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We all deserve a safe night out

With a rise in reports of spiking across the UK and student campaigns and concerns on this issue, we recognise the importance of increasing awareness, reigniting the conversation and recognising the changes we still need to make. We are committed as your Students’ Union and a night time venue to continue to campaign for lasting change to ensure that all of our students feel safe to enjoy a night out in the Guild and in the city.

A person’s drink can be spiked to make them more vulnerable for a variety of reasons, including theft, sexual assault or as an attempted joke. It is illegal to spike someone’s drink and the maximum sentence for someone found guilty of spiking is 10 years in prison. The responsibility for these incidents lies solely with the perpetrators. Everyone has the right to feel safe on a night out. It is not your fault if you have been spiked on a night out.

The symptoms of drink spiking will not be the same in everyone, but will vary depending on the substance used, (including the dose), your size and weight, and how much alcohol you have already consumed.

It’s important that you feel able to recognise potential symptoms of spiking:

High doses of some drugs used to spike drinks can cause problems with your muscles, a coma (a very deep unnatural sleep) and death.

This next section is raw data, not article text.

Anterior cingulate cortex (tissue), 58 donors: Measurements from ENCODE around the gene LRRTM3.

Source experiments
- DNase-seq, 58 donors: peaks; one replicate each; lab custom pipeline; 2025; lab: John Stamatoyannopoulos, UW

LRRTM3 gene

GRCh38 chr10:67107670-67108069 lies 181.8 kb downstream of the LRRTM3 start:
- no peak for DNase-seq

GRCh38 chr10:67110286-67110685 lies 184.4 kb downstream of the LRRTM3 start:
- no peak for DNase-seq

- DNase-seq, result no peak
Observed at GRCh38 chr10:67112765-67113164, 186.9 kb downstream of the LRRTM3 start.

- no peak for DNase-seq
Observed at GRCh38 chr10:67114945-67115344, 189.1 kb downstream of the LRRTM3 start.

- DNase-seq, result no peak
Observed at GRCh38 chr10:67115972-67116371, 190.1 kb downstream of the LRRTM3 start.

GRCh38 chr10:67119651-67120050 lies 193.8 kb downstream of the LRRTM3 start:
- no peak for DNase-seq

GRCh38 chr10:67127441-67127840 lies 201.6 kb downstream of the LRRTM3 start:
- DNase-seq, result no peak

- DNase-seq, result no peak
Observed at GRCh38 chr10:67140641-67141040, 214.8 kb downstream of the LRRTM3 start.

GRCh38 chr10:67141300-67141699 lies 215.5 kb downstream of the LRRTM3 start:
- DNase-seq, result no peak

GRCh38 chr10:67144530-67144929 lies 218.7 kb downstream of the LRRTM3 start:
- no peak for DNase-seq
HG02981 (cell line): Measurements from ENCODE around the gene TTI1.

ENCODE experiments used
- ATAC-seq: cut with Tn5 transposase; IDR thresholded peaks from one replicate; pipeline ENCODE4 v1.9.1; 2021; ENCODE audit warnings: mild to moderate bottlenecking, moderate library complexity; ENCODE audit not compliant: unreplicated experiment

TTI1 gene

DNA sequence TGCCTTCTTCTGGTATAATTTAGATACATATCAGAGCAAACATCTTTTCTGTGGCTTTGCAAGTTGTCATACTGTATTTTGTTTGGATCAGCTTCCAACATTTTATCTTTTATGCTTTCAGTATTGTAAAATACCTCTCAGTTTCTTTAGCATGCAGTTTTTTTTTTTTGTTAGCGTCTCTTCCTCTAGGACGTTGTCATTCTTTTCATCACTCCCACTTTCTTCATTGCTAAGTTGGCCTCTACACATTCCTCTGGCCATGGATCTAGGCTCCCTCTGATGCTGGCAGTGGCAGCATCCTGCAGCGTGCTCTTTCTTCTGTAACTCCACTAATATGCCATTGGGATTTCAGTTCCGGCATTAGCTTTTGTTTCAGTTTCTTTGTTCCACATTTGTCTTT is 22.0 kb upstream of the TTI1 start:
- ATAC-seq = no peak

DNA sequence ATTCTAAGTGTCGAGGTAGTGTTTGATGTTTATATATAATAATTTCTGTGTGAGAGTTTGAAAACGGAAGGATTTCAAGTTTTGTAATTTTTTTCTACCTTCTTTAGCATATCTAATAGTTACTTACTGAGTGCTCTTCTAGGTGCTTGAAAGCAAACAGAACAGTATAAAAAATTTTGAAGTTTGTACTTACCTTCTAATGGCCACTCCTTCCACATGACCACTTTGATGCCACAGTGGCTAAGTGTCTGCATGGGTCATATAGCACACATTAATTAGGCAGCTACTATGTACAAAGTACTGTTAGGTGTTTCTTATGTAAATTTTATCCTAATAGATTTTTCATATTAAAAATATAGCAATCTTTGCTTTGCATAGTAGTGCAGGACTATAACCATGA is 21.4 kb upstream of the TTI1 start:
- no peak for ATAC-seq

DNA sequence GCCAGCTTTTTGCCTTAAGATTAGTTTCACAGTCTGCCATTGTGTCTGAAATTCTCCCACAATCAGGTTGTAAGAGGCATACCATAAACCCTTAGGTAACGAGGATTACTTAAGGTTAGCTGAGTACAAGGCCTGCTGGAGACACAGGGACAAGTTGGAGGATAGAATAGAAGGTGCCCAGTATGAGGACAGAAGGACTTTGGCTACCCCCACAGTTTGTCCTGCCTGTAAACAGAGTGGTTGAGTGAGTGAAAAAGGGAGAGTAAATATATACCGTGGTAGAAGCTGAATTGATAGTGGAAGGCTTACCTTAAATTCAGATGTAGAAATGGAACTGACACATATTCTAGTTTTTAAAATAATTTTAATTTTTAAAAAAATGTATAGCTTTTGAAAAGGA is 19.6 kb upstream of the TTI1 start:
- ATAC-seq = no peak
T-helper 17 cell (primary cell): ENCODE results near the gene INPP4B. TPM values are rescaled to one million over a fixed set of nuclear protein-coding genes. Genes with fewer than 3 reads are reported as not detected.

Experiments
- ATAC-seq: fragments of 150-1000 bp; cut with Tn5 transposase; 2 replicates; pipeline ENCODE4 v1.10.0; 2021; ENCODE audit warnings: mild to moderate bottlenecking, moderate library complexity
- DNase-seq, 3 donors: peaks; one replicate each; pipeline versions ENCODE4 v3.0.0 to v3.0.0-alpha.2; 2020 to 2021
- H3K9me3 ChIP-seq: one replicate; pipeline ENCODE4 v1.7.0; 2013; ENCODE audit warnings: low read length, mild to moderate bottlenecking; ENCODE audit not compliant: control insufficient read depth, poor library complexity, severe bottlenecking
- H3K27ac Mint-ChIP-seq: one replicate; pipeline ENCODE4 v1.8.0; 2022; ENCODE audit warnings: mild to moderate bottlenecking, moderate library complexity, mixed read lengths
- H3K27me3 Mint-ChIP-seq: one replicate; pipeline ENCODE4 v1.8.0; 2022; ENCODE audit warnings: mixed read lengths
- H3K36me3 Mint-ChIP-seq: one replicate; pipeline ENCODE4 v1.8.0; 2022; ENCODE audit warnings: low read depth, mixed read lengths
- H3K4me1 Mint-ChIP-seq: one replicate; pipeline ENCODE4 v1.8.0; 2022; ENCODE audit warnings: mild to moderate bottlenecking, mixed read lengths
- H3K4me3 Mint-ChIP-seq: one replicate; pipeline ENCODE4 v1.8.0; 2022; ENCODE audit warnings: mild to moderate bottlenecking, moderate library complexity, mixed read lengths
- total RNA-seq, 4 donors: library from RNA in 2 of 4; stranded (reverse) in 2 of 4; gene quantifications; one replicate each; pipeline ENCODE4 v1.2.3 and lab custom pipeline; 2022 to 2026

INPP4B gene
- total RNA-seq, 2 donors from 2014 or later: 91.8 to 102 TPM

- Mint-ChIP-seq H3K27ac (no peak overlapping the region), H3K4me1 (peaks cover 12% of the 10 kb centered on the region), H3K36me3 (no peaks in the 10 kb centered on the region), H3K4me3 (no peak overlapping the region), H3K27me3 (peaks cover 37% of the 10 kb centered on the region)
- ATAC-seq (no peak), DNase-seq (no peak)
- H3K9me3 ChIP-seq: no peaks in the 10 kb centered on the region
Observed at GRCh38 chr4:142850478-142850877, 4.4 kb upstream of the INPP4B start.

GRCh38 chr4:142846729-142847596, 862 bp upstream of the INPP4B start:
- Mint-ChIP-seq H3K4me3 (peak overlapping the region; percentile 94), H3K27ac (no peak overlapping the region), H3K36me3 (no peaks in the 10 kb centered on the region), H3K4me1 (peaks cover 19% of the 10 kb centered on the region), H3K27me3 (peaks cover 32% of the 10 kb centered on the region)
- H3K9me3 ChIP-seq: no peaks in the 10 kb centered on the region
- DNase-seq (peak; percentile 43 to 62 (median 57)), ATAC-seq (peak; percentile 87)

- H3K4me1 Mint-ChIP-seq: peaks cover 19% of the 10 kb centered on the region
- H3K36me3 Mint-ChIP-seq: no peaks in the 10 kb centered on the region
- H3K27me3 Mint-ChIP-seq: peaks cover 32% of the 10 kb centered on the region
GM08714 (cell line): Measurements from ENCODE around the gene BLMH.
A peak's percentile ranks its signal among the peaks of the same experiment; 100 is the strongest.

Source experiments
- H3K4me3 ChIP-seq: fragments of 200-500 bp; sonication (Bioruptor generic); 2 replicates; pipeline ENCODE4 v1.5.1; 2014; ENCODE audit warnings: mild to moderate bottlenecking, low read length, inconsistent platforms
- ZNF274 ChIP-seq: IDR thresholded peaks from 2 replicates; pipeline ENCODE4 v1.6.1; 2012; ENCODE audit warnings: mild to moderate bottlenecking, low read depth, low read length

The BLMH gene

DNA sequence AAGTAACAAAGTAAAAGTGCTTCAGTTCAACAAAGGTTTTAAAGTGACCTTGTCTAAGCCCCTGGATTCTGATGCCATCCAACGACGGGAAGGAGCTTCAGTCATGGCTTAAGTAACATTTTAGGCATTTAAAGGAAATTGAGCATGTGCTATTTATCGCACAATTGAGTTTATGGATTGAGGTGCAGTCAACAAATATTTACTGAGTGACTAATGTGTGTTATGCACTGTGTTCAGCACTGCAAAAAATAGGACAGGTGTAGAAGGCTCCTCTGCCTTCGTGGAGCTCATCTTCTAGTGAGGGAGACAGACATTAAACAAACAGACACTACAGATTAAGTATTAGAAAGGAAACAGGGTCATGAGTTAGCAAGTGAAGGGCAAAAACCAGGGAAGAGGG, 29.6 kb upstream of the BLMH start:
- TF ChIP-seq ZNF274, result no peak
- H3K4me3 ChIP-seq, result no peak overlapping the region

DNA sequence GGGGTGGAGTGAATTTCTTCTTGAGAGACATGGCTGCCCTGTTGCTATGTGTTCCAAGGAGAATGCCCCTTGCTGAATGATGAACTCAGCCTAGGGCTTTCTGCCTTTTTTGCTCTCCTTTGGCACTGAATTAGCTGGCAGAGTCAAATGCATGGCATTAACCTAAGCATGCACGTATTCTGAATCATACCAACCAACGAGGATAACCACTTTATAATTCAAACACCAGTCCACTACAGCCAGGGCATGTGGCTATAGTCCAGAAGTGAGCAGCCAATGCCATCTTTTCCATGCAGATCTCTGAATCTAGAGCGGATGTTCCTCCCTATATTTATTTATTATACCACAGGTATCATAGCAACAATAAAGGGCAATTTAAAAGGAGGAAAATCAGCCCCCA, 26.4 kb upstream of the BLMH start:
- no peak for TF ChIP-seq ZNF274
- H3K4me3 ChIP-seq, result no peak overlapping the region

• Lowered inhibitions
  • Loss of balance
  • Visual problems
  • Confusion, especially the next day or after waking up
  • Nausea
  • Vomiting
  • Unconsciousness
  • Hallucinations
  • Paranoia

Given the recent increase in reports of incidents, we also want to share the following advice for those of you who are going on nights out which may help you and your friends feel more secure:

  • Have a conversation with your friends about how you act when you are drunk and what your limits are. This will help them spot when you are acting unexpectedly.
  • Keep an eye on your drinks and do not drink from glasses that have been left unattended or you haven’t seen being prepared.
  • Be cautious of anyone you don’t know if they offer you a drink. Do not accept any drinks you haven’t seen being prepared.
  • Keep an eye on your friends, their behaviour and where they are. If you notice anything abnormal, reach out for support.
  • If you suspect a drink has been spiked tell a member of the bar or security team as soon as possible. You should also report the incident to the police. If you feel unwell, seek medical advice and stay with someone you know in a safe place.
  • If you are at a house party and think you have been spiked, where possible try to tell someone and ask them to help you access medical attention before finding a safe space.

An active bystander has the knowledge and skills that mean they are confident in intervening to stop or diffuse a situation that they know is wrong. Statistics show that the more people who are confident in intervening the fewer incidents of bullying, harassment and violence take place. Active bystanders help to create a community culture where victims feel supported and incidents of harassment are not tolerated.

Here are the ways you can intervene safely as an active Bystander

Direct intervention

Direct intervention is directly intervening to diffuse a situation. Examples of this include:

  • Telling someone making racially harassing comments to stop